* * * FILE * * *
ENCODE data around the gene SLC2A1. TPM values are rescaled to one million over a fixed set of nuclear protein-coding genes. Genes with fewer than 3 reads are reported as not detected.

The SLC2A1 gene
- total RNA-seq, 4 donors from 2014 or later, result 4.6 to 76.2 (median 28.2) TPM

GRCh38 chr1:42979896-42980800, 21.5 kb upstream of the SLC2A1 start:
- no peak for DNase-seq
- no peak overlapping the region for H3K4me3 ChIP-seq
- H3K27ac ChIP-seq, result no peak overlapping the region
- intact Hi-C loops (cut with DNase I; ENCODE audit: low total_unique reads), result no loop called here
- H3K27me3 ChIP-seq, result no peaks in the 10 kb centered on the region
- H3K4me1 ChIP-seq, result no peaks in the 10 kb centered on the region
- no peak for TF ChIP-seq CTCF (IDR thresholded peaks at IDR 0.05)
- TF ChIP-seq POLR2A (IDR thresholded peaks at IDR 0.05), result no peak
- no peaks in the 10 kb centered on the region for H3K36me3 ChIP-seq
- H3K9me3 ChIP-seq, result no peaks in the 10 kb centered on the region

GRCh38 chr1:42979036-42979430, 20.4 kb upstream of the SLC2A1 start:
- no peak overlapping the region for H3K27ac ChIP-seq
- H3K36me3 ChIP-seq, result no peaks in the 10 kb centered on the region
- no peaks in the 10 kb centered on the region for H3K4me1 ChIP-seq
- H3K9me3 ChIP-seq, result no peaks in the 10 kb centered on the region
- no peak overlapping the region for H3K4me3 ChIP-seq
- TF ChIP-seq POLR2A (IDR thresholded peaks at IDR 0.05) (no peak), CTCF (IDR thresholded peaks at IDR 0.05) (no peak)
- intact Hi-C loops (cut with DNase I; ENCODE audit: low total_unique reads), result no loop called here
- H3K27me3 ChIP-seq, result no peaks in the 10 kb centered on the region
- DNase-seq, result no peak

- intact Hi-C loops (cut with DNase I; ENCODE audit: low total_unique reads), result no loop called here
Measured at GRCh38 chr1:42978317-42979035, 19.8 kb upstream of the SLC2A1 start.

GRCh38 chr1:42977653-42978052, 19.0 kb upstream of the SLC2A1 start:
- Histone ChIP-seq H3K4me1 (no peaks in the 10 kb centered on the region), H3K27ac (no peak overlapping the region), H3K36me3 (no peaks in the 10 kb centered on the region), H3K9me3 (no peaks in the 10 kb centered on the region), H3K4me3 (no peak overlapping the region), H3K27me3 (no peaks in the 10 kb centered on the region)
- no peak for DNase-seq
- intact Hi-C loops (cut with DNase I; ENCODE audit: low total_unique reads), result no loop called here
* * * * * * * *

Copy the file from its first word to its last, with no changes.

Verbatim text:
ENCODE data around the gene SLC2A1. TPM values are rescaled to one million over a fixed set of nuclear protein-coding genes. Genes with fewer than 3 reads are reported as not detected.

The SLC2A1 gene
- total RNA-seq, 4 donors from 2014 or later, result 4.6 to 76.2 (median 28.2) TPM

GRCh38 chr1:42979896-42980800, 21.5 kb upstream of the SLC2A1 start:
- no peak for DNase-seq
- no peak overlapping the region for H3K4me3 ChIP-seq
- H3K27ac ChIP-seq, result no peak overlapping the region
- intact Hi-C loops (cut with DNase I; ENCODE audit: low total_unique reads), result no loop called here
- H3K27me3 ChIP-seq, result no peaks in the 10 kb centered on the region
- H3K4me1 ChIP-seq, result no peaks in the 10 kb centered on the region
- no peak for TF ChIP-seq CTCF (IDR thresholded peaks at IDR 0.05)
- TF ChIP-seq POLR2A (IDR thresholded peaks at IDR 0.05), result no peak
- no peaks in the 10 kb centered on the region for H3K36me3 ChIP-seq
- H3K9me3 ChIP-seq, result no peaks in the 10 kb centered on the region

GRCh38 chr1:42979036-42979430, 20.4 kb upstream of the SLC2A1 start:
- no peak overlapping the region for H3K27ac ChIP-seq
- H3K36me3 ChIP-seq, result no peaks in the 10 kb centered on the region
- no peaks in the 10 kb centered on the region for H3K4me1 ChIP-seq
- H3K9me3 ChIP-seq, result no peaks in the 10 kb centered on the region
- no peak overlapping the region for H3K4me3 ChIP-seq
- TF ChIP-seq POLR2A (IDR thresholded peaks at IDR 0.05) (no peak), CTCF (IDR thresholded peaks at IDR 0.05) (no peak)
- intact Hi-C loops (cut with DNase I; ENCODE audit: low total_unique reads), result no loop called here
- H3K27me3 ChIP-seq, result no peaks in the 10 kb centered on the region
- DNase-seq, result no peak

- intact Hi-C loops (cut with DNase I; ENCODE audit: low total_unique reads), result no loop called here
Measured at GRCh38 chr1:42978317-42979035, 19.8 kb upstream of the SLC2A1 start.

GRCh38 chr1:42977653-42978052, 19.0 kb upstream of the SLC2A1 start:
- Histone ChIP-seq H3K4me1 (no peaks in the 10 kb centered on the region), H3K27ac (no peak overlapping the region), H3K36me3 (no peaks in the 10 kb centered on the region), H3K9me3 (no peaks in the 10 kb centered on the region), H3K4me3 (no peak overlapping the region), H3K27me3 (no peaks in the 10 kb centered on the region)
- no peak for DNase-seq
- intact Hi-C loops (cut with DNase I; ENCODE audit: low total_unique reads), result no loop called here